What’s Easier? Making Your Own Wine Or Beer?

What’s Easier? Making Your Own Wine Or Beer?

There’s an old saying about wanting something done right and doing it yourself that rings true a lot of the time.

For example, if you want to perfect a meal, then learning to cook it yourself will often give you better results that you can get in any restaurant, and this advice translates to more than the kitchen.

For example, if you want to enjoy the best alcohol, then learning the process behind how it’s made will allow you to create your own drinks that have exactly what you like in them.

There are many places you can start when it comes to making alcohol, but most will agree that wine and beer are the two best options.

The difference between beer and wine preparation isn’t as vast as you would think, as both of them involve fermentation.

Over the course of this article, we’re going to be taking a look at both of these drinks and how they’re prepared so that you can decide which of them is the easier choice.

Compare Making Your Own Wine vs Brewing Beer

Whether you’re planning to make wine or beer, knowing the procedures will help increase the chances of completing your recipe.

Wine Making

If you’re able to mix water with ingredients in a bucket, then you can make wine from a kit. Make sure that you sanitize everything as you would during beer making. Primary fermentation can be done with a large fermentation pail.

All you have to do is follow its instructions and mix grape juice with yeast, water, and finings.

Wine Making

After a week, you can transfer from primary to secondary and let it rest for at least 1-2 weeks. You can transfer again, then stabilize the wine by adding sorbates and adding finings to clear it.

Once that’s completed, you have to wait a few more weeks for the wine to clear than add a flavor pack (if there is one) and keg or bottle it.

Some high-end kits require additional time and racking before bottling. Finally, the waiting game can take a long time from a few months up to a year to obtain a target flavor. Once completed, you can store your wine in a cellar if it has a long aging period.

Beer Brewing

Brewing beer is can be explained in this simple process:

  1. Malted barley soaked in hot water to release sugars.
  2. Hops and the malt sugar solution are boiled to help “season” the beer.
  3. The solution is completely cooled, and yeast is included in the fermentation process.
  4. The yeast begins to ferment the sugars, releasing ethyl alcohol.
  5. Once the fermentation process is completed, the beer is bottled with a slight amount of sugar to increase its carbonation.

There are different ways you can brew beer: Malt Extract and All-Grain brewing. Most major brewing companies started off with extracted brewing.

Extract brewing requires less initial brewing knowledge, equipment, and takes less time than all grain brewing.

For more professional results, brewers can create their beer via the all-grain process. All grain brewing is different during the wort production stage.

Hops for Beer Brewing

In extract brewing, the wort is created by dissolving the malt extract in the water, and steeping specialty grains to include some specialty flavors.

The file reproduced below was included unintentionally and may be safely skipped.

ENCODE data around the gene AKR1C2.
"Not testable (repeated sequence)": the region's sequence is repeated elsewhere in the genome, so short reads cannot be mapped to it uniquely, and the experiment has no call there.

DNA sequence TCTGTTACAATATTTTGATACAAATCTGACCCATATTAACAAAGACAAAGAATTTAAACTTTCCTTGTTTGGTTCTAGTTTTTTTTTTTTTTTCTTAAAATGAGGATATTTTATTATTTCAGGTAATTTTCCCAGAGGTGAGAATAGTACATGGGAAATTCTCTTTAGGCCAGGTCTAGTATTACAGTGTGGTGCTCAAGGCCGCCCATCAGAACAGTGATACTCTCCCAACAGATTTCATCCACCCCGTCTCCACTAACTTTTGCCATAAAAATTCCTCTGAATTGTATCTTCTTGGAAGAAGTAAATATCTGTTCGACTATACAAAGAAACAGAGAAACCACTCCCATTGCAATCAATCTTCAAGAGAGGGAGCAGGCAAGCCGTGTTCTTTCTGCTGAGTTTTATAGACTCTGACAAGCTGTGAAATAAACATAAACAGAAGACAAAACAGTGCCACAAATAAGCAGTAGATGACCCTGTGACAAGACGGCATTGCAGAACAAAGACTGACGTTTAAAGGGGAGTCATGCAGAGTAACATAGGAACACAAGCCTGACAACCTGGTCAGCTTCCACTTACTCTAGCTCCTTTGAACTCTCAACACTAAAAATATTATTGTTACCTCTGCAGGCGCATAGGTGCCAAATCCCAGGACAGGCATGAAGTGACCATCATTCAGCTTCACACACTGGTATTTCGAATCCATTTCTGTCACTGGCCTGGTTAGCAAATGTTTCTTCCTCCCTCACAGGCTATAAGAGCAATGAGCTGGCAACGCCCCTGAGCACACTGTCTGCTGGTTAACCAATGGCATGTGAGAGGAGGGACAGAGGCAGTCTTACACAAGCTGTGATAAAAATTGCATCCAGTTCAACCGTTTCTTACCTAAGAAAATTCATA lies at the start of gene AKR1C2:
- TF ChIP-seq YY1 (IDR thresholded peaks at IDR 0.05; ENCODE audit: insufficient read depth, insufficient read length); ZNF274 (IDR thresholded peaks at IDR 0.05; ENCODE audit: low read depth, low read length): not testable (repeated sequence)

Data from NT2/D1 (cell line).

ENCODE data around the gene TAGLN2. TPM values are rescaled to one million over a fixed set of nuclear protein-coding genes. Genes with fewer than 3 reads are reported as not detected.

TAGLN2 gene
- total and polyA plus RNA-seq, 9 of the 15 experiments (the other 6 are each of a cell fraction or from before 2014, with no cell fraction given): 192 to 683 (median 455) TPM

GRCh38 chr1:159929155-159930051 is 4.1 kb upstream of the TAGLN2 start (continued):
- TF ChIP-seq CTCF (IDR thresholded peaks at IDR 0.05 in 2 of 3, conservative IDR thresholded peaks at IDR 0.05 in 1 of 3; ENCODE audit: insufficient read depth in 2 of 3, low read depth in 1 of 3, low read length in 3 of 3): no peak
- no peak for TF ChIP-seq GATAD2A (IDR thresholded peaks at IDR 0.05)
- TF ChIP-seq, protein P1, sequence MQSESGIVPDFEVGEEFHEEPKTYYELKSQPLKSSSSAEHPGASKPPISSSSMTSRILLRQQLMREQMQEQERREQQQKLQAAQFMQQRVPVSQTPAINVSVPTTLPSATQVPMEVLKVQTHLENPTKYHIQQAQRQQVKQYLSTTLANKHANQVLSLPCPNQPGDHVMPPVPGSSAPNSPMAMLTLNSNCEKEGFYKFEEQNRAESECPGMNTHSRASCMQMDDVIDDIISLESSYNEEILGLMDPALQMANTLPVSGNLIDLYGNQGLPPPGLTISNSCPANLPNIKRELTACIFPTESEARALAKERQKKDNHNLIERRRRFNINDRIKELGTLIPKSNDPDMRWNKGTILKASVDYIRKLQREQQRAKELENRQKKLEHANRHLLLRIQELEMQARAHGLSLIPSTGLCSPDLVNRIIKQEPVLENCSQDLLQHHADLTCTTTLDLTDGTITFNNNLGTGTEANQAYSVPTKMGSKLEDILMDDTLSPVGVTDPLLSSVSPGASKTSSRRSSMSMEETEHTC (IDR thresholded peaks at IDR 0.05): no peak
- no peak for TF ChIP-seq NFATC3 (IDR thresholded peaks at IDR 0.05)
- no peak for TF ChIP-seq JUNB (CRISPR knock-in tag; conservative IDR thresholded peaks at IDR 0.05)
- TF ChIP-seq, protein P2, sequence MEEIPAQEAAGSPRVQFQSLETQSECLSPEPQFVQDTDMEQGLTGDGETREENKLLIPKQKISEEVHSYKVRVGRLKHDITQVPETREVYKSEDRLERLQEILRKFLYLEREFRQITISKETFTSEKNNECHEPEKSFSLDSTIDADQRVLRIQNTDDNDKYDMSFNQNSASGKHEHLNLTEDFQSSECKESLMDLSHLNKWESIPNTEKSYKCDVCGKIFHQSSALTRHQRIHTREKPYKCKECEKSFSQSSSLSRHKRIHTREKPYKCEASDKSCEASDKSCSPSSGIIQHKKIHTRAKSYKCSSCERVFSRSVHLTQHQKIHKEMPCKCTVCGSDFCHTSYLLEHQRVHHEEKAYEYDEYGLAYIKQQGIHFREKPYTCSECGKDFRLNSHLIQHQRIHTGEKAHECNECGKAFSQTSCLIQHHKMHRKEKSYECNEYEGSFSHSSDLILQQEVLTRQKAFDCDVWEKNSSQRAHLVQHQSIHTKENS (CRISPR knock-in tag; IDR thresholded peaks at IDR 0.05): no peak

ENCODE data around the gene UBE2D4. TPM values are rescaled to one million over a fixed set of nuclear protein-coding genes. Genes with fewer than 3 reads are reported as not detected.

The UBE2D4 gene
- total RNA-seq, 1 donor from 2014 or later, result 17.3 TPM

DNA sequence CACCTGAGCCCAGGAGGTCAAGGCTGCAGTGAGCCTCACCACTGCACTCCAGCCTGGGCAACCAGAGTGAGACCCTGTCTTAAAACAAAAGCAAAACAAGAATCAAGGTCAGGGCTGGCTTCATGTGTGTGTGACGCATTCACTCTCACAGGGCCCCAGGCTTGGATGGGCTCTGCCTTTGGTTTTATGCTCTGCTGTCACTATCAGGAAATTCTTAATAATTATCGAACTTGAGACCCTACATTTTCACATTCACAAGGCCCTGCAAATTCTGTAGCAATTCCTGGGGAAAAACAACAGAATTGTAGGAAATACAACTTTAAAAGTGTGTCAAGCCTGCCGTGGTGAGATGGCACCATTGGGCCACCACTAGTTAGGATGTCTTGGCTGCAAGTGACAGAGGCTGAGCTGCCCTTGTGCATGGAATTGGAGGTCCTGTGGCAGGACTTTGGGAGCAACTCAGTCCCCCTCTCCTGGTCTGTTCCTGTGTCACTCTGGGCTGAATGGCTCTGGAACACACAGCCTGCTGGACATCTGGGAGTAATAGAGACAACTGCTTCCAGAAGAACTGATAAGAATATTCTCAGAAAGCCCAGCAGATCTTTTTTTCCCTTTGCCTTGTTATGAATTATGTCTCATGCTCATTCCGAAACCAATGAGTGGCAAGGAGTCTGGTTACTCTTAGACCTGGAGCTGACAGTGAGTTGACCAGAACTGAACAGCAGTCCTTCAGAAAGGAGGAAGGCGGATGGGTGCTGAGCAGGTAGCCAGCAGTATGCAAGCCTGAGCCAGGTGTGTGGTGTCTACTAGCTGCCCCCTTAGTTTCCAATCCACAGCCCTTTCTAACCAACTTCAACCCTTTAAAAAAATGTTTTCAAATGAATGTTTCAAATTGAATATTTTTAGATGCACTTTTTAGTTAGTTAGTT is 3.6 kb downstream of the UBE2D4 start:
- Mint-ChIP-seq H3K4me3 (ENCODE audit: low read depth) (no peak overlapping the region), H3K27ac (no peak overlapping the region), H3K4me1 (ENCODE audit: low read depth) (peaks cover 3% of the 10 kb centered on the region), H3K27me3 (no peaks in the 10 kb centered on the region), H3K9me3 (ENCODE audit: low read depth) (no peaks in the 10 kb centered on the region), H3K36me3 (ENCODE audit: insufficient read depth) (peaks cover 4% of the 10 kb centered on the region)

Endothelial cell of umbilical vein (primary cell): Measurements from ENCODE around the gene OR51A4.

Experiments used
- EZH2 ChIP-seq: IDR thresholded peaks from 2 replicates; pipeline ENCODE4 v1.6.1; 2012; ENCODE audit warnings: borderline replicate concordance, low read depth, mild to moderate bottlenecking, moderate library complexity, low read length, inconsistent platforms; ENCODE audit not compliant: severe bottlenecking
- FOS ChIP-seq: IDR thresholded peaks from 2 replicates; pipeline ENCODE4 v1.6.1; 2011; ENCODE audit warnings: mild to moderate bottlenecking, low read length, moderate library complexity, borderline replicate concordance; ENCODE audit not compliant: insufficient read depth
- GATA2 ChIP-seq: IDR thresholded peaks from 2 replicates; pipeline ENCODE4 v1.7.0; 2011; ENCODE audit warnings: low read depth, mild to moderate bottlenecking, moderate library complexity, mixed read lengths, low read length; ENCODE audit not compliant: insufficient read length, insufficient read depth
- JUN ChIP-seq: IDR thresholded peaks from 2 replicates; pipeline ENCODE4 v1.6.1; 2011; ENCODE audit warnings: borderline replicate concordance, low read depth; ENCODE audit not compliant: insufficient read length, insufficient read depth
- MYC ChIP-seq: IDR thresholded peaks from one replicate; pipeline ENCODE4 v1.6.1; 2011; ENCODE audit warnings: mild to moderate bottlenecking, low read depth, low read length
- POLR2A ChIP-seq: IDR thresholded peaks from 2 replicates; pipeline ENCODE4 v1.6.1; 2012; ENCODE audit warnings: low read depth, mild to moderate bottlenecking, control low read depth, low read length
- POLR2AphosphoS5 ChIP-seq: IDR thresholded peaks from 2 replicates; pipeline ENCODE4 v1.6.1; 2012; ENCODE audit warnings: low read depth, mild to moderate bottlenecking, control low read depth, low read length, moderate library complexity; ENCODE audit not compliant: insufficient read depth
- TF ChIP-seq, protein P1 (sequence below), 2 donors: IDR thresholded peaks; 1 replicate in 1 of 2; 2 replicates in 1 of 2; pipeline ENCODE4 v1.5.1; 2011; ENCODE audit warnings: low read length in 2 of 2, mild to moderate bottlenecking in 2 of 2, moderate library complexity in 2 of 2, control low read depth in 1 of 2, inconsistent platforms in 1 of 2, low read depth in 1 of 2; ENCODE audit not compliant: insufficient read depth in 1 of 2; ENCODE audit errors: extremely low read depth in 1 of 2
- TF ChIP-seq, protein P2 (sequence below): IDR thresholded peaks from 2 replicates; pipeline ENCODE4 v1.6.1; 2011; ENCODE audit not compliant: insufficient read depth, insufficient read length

With all grain brewing, you create your wort via grains and water. You then crush the malted grains in hot water to turn the starch into sugar, and then drain the sugary liquid.

Once the wort has been created, you can continue to make the beer as you would during the extract process.

What Are Similarities Between Those Two?

Both wine and beer are fermented beverages. Yeast starts the fermentation process in both, and the difference in wine yeast vs beer yeast is crucial.

Yeasts are used to eat the sugars inside the sweet liquid wort made in the brewing process like when eating sugar in grape juice.

Plus, both beer and wine use yeast to improve the taste. During the fermentation process, the yeast eats sugar and releases alcohol and carbon dioxide.

Also, both beer and wine need aging after fermentation in order to develop its characteristic tastes. However, wine is known for aging better than beers.

Some ales only need a few days of conditioning and aging, while other beers such as lagers, take several weeks to complete.

Can You Use Some Of Wine Making Equipment In Beer Brewing?

The average equipment that the beer brewer might not have is a degasser. A degasser is a whisk or paint stirring device that uses a drill to remove the CO2 from the wine.

Also, if you plan on bottling your wine, you’ll have to get a corker and bottles. Most standard wine kits are around 6 gallons, but you might need a bigger carboy for aging.

Here are some additional things to consider:

  • ​Most beer brewers have half of the equipment needed to make wine.
  • ​You can place your wine in a keg – No need to use bottles if you already have a keg system set in place.
  • ​It can take around 3 months to a full year to obtain peak flavor, so you might have to be patient.
  • Alternate Arrow Square RightMaking wine from a kit is easy, just keep the keg at low pressure to stop the wine from carbonating.

​​​Whether you’re building wine or beer, you have to make sure that you have the equipment needed to get the job done. Doing this will ensure that your beverage of choice will be brewed correctly and is safe for further consumption.


We hope that we’ve been able to cover most of the aspects of wine vs beer making and that you’ve been able to decide which of them looks easier to you. Thank you for taking the time to read through this guide, and feel free to leave us a comment down below so that we can hear what you think.

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